Location and Description
This 31,200- acre wilderness lies 55 miles west of Phoenix in western Maricopa County. The colorful escarpments of the 3,418-foot-high Sugarloaf Mountain rise steeply from the Tonopah Desert plains giving the wilderness exceptional scenic value, especially noticeable along Interstate Highway 10 south of the area. The Big Horn Mountains Wilderness lies to the southwest, separated only by a jeep trail.
Over eight miles of the eastern Big Horn Mountains cross this wilderness. The area is dominated by Sugarloaf Mountain, a landmark encircled by many lower peaks, hills, washes and bajadas. The complexity and diversity of landforms, desert vegetation and the natural beauty of this wilderness offer a wealth of recreation opportunities for visitors of all ages and abilities. Saguaro, chollas, ocotillos, paloverdes and mesquite abound. Most of the wilderness is habitat for desert bighorn sheep, mule deer and desert tortoise. Cooper's hawks, prairie falcons, golden eagles, kit foxes and Gila monsters may also be encountered.
This wilderness area is a two-hour drive from metropolitan Phoenix. It can be accessed from the south by exiting Interstate 10 at the Tonopah or Salome Road exits. The Eagle Eye Road south of Aguila provides access from the north. Dirt roads extend to the wilderness boundary from these roads and other unnamed roads nearby. Road conditions vary, and high clearance and four-wheel-drive vehicles are recommended.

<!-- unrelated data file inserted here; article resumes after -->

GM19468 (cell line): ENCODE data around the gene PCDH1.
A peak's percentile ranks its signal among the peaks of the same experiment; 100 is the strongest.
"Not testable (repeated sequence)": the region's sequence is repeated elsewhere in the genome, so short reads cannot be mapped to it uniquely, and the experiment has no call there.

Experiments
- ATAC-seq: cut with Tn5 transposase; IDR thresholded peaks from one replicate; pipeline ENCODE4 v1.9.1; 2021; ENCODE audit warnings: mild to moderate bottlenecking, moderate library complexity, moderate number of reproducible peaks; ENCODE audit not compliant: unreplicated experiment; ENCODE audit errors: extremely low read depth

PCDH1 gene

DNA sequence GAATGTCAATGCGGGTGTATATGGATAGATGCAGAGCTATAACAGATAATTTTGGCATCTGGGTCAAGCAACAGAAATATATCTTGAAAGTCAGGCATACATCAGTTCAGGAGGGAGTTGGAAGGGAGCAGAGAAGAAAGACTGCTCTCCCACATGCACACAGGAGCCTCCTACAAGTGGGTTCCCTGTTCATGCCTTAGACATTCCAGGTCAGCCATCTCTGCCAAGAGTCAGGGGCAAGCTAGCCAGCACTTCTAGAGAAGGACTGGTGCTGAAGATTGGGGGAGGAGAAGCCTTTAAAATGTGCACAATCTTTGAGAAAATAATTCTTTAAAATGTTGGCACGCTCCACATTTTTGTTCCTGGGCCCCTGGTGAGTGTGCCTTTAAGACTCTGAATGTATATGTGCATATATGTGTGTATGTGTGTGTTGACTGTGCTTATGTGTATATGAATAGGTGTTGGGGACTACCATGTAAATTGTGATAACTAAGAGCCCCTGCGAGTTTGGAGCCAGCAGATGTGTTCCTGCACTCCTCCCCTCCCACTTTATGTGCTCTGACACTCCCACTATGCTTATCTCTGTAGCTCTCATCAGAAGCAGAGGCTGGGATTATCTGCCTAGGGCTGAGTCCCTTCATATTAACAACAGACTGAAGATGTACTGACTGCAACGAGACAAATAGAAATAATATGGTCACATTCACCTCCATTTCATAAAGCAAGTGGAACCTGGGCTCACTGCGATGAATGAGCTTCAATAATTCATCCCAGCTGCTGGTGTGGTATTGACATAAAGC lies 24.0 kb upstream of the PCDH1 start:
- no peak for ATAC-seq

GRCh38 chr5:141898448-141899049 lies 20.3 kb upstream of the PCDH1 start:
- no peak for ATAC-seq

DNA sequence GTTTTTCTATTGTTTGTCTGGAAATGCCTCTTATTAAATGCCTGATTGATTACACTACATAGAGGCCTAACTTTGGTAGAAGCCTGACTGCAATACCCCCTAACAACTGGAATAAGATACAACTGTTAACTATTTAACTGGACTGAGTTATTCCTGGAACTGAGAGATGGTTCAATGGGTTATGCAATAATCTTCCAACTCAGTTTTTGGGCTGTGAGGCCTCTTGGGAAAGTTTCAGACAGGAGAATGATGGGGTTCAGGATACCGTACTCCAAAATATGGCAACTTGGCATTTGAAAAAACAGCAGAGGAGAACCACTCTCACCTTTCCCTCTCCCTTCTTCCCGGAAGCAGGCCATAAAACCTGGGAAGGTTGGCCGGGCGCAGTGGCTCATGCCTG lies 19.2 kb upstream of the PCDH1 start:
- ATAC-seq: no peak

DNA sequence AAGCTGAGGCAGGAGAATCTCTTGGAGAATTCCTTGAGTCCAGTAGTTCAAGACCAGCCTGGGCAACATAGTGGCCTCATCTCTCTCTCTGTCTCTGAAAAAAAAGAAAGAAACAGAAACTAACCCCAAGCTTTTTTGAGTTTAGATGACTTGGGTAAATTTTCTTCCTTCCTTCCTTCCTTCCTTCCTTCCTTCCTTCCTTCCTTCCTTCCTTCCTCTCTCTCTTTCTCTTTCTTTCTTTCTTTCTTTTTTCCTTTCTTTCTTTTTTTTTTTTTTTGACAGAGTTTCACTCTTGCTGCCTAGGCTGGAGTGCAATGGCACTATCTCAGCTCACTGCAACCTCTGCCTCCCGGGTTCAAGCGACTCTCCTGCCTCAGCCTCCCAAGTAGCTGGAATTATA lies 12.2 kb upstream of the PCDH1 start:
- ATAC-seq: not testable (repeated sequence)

Some lands around and within the wilderness are not federally administered. Please respect the property rights of the owners and do not cross or use these lands without their permission.
- 7.5-minute Topographic: Big Horn Peak, Burnt Mtn., Hummingbird Spring, Little Horn Peak
- 15-minute Topographic: Big Horn Mountains
- 1:100,000 BLM Surface Management: Salome
- Game and Fish Management Unit 42
For more information contact:
Hassayampa Field Office
21605 N. 7th Avenue
Phoenix, AZ 85027-2929
Phone: (623) 580-5500
Fax: (623) 580-5580
Field Manager: Rem Hawes
Hours: 7:30 a.m. – 4:15 p.m., M-F
"We are a great people because we have been so successful in developing and using our marvelous natural resources, but also, we Americans are the people we are largely because we have had the influence of the wilderness on our lives."
Congressman John P. Saylor, 1956